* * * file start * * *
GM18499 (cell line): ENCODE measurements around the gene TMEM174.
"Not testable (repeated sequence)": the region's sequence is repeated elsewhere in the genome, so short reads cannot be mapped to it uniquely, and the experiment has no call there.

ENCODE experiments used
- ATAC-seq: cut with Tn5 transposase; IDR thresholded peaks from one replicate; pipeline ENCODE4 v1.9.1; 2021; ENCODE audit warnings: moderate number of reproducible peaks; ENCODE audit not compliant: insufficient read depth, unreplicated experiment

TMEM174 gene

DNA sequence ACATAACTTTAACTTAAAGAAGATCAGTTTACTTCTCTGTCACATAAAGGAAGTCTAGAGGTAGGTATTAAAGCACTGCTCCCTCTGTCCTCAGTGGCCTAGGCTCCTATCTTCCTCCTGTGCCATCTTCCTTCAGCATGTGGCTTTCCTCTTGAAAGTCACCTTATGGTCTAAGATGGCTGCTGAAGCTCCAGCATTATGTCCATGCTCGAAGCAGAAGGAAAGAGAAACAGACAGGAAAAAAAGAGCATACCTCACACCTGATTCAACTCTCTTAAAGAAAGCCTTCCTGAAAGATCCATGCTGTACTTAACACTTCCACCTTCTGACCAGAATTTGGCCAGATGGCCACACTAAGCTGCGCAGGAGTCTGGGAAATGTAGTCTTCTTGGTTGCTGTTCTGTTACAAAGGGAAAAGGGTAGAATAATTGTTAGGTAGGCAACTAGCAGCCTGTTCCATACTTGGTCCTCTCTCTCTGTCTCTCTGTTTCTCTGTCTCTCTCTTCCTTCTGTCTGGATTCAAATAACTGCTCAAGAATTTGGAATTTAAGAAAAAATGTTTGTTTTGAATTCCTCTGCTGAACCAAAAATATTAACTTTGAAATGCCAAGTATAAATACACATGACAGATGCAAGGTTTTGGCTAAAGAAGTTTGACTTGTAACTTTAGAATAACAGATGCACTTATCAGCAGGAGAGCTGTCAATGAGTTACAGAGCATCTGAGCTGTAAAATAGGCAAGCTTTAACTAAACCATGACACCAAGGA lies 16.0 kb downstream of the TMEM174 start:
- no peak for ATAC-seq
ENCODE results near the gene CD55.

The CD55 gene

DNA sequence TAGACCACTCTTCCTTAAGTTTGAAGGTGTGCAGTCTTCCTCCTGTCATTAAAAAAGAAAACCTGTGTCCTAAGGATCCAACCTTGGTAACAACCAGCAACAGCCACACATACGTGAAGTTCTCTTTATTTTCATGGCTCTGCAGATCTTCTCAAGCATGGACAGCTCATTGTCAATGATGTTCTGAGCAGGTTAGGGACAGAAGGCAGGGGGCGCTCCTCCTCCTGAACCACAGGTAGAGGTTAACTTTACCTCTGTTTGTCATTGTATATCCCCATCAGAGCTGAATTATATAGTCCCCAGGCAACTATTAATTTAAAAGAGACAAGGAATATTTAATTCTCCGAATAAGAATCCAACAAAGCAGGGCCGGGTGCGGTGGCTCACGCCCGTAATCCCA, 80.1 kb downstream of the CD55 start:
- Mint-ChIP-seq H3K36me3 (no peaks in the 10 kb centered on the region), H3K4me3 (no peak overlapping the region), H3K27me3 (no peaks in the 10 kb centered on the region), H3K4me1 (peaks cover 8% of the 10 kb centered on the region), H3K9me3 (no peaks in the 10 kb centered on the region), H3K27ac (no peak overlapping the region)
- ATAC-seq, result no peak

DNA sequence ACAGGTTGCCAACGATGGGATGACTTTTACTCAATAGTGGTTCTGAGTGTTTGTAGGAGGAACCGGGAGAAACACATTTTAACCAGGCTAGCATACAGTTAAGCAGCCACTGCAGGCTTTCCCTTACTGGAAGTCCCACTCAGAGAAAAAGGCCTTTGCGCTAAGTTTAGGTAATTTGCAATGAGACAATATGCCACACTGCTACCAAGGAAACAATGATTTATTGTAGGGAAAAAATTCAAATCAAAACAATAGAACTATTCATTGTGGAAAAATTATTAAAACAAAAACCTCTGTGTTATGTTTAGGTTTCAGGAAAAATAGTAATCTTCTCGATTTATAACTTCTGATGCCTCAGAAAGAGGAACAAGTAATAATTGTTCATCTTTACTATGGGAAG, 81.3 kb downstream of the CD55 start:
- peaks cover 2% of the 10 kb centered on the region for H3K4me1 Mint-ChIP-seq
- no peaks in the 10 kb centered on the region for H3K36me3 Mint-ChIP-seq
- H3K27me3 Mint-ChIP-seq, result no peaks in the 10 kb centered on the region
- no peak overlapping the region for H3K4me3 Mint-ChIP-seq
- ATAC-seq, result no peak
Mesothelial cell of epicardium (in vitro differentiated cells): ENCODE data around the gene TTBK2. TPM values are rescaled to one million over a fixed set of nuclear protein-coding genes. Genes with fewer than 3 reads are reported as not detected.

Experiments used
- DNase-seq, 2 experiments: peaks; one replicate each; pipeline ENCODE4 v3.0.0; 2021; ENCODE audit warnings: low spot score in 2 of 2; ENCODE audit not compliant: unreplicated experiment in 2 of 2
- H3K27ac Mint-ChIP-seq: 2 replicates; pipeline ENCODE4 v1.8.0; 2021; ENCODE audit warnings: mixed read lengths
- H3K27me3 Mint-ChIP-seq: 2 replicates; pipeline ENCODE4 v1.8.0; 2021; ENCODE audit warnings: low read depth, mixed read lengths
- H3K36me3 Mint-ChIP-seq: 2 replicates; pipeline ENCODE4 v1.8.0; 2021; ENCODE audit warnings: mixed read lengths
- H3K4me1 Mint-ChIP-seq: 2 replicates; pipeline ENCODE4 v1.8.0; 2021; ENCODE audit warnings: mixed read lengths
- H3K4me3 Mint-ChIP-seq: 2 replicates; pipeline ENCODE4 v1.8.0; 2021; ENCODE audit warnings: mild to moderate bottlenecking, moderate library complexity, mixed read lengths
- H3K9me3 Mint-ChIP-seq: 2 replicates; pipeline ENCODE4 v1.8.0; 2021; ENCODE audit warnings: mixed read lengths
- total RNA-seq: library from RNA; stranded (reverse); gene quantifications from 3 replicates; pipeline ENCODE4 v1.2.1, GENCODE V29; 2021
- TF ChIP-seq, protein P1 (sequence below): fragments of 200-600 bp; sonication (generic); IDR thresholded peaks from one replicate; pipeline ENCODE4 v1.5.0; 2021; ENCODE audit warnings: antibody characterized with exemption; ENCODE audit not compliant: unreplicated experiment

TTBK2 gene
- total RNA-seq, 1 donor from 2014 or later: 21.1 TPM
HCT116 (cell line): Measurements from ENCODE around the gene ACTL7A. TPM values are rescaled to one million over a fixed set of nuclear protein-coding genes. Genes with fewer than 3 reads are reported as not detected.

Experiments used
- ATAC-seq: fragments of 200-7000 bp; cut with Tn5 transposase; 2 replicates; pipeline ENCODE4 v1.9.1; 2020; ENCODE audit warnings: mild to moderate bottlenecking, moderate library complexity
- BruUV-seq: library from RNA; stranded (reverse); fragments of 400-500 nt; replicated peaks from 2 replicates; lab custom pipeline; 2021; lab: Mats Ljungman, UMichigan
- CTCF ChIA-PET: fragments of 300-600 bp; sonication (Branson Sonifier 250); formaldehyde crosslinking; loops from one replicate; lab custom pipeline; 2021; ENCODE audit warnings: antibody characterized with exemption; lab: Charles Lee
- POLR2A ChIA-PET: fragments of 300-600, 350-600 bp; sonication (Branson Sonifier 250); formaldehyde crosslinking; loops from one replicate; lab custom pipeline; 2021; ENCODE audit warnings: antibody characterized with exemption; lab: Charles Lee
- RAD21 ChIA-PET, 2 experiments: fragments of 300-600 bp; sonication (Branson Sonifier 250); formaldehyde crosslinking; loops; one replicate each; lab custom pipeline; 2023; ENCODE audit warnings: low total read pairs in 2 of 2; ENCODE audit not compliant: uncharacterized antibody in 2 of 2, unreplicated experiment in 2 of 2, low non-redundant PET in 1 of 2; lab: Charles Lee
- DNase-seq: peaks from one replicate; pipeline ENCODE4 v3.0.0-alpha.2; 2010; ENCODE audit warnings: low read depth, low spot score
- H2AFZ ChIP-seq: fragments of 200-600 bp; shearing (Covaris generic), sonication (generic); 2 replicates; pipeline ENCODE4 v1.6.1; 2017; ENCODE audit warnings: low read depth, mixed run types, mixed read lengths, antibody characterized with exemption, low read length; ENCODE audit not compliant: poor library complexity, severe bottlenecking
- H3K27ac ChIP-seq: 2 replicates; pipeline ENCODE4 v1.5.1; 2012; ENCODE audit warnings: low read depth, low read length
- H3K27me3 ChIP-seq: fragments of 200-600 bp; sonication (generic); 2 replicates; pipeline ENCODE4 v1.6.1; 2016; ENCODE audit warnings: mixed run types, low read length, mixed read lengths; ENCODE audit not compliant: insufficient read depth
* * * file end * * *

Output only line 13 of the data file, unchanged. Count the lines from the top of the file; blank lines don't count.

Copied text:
DNA sequence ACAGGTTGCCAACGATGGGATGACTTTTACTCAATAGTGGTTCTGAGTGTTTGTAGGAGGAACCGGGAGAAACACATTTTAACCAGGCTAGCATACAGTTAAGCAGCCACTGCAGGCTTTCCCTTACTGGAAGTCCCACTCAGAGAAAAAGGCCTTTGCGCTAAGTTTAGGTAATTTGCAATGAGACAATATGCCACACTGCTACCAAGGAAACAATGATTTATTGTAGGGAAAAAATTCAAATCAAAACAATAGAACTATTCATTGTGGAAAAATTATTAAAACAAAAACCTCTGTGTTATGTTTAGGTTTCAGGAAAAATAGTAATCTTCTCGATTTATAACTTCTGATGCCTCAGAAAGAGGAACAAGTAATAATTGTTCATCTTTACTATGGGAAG, 81.3 kb downstream of the CD55 start: